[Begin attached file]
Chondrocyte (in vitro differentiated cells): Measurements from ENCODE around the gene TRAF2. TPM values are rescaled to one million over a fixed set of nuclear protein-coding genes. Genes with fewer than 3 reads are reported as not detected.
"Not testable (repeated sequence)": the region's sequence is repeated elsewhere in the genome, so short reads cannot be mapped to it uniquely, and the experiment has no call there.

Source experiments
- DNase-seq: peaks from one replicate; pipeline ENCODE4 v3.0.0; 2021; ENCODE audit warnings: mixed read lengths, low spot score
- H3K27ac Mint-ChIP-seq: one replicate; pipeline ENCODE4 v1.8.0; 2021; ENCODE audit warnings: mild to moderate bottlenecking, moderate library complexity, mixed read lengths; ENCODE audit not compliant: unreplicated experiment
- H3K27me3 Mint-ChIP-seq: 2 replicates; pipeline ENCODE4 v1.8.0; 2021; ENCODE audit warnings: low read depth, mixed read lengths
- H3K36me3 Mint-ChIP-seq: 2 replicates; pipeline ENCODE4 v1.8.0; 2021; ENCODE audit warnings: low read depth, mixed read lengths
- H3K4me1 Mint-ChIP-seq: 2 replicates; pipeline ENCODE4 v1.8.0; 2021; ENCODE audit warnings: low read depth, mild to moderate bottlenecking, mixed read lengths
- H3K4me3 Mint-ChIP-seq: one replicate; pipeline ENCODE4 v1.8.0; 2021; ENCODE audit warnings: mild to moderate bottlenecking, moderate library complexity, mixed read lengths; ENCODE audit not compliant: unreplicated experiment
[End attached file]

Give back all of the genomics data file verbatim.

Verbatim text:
Chondrocyte (in vitro differentiated cells): Measurements from ENCODE around the gene TRAF2. TPM values are rescaled to one million over a fixed set of nuclear protein-coding genes. Genes with fewer than 3 reads are reported as not detected.
"Not testable (repeated sequence)": the region's sequence is repeated elsewhere in the genome, so short reads cannot be mapped to it uniquely, and the experiment has no call there.

Source experiments
- DNase-seq: peaks from one replicate; pipeline ENCODE4 v3.0.0; 2021; ENCODE audit warnings: mixed read lengths, low spot score
- H3K27ac Mint-ChIP-seq: one replicate; pipeline ENCODE4 v1.8.0; 2021; ENCODE audit warnings: mild to moderate bottlenecking, moderate library complexity, mixed read lengths; ENCODE audit not compliant: unreplicated experiment
- H3K27me3 Mint-ChIP-seq: 2 replicates; pipeline ENCODE4 v1.8.0; 2021; ENCODE audit warnings: low read depth, mixed read lengths
- H3K36me3 Mint-ChIP-seq: 2 replicates; pipeline ENCODE4 v1.8.0; 2021; ENCODE audit warnings: low read depth, mixed read lengths
- H3K4me1 Mint-ChIP-seq: 2 replicates; pipeline ENCODE4 v1.8.0; 2021; ENCODE audit warnings: low read depth, mild to moderate bottlenecking, mixed read lengths
- H3K4me3 Mint-ChIP-seq: one replicate; pipeline ENCODE4 v1.8.0; 2021; ENCODE audit warnings: mild to moderate bottlenecking, moderate library complexity, mixed read lengths; ENCODE audit not compliant: unreplicated experiment